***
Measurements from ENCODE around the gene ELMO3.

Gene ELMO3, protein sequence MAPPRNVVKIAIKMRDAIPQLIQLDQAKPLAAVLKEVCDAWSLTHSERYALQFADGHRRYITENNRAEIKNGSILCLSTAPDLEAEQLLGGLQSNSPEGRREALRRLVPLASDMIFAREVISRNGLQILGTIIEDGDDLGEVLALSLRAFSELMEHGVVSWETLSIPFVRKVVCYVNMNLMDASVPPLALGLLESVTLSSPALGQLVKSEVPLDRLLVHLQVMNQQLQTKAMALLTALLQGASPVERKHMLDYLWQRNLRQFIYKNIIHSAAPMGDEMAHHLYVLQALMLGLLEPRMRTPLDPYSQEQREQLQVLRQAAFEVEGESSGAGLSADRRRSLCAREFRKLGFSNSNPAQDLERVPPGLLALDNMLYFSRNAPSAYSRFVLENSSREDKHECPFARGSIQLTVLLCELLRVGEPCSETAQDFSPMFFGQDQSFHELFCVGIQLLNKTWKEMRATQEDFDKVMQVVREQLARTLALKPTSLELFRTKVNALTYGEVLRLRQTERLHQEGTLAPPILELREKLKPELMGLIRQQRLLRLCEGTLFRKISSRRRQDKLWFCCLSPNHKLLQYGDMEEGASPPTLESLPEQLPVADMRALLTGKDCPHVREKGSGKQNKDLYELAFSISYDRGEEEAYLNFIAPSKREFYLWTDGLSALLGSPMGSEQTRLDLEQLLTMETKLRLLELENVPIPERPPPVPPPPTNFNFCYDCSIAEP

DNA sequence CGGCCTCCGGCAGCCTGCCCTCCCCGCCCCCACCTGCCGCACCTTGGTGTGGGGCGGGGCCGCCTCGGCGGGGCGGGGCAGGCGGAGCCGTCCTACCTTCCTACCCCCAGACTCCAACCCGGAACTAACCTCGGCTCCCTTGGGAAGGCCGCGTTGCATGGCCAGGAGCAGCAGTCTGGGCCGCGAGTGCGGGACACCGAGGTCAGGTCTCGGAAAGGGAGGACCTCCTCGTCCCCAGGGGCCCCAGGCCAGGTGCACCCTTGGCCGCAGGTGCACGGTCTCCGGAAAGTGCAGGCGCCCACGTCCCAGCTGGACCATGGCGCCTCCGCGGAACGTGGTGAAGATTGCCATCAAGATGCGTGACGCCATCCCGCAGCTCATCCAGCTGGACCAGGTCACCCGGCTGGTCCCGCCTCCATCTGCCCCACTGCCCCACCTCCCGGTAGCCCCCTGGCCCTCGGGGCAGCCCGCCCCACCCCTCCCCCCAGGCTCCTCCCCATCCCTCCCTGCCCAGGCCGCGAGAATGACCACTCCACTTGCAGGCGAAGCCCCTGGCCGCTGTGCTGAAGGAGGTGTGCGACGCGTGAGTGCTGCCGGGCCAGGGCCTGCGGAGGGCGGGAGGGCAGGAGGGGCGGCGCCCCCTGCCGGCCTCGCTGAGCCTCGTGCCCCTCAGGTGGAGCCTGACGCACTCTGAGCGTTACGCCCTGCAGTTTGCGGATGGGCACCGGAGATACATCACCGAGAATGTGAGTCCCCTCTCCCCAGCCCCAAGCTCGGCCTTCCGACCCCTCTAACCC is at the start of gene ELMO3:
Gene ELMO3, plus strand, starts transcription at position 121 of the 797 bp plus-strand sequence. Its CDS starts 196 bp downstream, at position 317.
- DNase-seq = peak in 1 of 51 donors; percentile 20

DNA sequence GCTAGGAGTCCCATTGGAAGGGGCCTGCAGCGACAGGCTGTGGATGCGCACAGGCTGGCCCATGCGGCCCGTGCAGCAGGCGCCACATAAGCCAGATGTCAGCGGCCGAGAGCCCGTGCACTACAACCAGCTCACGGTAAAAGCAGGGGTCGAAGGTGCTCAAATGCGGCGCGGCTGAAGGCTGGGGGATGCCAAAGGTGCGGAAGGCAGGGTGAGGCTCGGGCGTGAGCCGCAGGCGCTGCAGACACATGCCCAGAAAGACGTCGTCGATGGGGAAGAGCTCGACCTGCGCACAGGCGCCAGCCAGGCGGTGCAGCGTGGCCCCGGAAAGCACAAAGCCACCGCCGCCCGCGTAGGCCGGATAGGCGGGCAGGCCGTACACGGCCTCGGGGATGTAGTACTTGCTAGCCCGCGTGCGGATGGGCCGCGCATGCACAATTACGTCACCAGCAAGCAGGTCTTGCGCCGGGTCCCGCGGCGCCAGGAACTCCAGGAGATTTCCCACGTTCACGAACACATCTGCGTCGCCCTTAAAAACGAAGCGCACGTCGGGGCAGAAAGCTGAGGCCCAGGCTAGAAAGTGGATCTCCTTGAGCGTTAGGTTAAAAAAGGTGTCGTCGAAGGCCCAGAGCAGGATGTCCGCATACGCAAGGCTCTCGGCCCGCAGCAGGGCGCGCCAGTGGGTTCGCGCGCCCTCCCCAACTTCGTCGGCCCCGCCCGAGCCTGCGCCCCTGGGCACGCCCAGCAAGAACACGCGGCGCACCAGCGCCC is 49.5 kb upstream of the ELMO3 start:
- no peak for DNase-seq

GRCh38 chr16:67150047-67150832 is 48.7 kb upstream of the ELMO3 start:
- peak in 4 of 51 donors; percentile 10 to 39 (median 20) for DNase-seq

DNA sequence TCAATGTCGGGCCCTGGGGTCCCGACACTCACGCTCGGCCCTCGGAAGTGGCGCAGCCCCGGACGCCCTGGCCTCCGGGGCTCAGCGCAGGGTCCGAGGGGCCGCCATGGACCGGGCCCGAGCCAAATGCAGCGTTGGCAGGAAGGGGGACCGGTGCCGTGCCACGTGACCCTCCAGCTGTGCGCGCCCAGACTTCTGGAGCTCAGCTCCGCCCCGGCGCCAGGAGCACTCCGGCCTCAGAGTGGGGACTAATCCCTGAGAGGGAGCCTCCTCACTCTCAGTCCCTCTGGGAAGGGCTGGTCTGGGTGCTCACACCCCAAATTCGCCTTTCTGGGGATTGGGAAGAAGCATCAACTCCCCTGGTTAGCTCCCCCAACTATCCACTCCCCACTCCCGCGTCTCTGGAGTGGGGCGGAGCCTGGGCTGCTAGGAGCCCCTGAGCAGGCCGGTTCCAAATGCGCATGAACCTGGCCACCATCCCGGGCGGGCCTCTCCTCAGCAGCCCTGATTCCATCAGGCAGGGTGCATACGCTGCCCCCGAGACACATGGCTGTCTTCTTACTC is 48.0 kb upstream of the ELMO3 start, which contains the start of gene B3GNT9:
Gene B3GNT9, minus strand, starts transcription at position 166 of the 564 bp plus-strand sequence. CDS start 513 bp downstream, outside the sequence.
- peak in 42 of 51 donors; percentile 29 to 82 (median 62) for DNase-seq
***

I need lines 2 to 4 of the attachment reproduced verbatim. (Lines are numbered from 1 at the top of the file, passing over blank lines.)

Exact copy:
Gene ELMO3, protein sequence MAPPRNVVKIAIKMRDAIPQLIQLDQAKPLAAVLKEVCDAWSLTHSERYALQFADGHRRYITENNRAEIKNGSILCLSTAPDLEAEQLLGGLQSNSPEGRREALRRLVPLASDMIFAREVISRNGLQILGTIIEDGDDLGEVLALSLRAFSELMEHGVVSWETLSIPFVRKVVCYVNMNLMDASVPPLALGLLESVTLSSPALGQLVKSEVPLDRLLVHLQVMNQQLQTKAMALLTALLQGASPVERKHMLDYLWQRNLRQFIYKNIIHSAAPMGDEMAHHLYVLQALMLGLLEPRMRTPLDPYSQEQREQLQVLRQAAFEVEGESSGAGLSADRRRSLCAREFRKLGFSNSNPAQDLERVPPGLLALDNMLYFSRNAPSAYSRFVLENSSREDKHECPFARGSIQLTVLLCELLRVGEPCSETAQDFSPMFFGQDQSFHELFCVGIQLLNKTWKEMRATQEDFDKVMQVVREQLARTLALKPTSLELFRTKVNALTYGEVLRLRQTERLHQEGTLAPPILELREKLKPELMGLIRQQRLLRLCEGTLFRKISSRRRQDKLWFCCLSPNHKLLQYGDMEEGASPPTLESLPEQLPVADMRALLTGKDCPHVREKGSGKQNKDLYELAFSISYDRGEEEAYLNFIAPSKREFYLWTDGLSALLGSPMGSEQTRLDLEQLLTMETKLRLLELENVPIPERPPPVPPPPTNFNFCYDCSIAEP

DNA sequence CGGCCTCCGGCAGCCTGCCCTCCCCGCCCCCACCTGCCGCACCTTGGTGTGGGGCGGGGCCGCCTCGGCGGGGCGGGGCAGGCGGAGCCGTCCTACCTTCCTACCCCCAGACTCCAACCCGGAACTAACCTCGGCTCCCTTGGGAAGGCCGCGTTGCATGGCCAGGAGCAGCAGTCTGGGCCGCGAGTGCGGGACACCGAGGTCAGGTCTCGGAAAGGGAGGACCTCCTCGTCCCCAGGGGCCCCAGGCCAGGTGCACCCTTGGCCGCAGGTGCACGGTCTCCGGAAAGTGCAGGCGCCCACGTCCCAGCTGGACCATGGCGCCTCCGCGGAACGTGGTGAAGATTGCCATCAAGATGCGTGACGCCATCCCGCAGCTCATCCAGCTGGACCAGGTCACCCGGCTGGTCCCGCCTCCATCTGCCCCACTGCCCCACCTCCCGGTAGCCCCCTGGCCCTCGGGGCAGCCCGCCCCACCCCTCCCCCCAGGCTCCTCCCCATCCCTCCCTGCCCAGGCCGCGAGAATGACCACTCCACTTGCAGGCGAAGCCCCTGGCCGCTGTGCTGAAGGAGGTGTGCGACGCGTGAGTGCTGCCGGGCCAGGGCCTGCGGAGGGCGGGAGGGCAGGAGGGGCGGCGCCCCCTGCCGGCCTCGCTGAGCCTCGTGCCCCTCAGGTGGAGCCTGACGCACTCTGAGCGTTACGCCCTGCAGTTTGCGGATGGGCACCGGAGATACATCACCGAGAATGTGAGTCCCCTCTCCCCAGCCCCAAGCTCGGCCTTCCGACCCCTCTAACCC is at the start of gene ELMO3:
Gene ELMO3, plus strand, starts transcription at position 121 of the 797 bp plus-strand sequence. Its CDS starts 196 bp downstream, at position 317.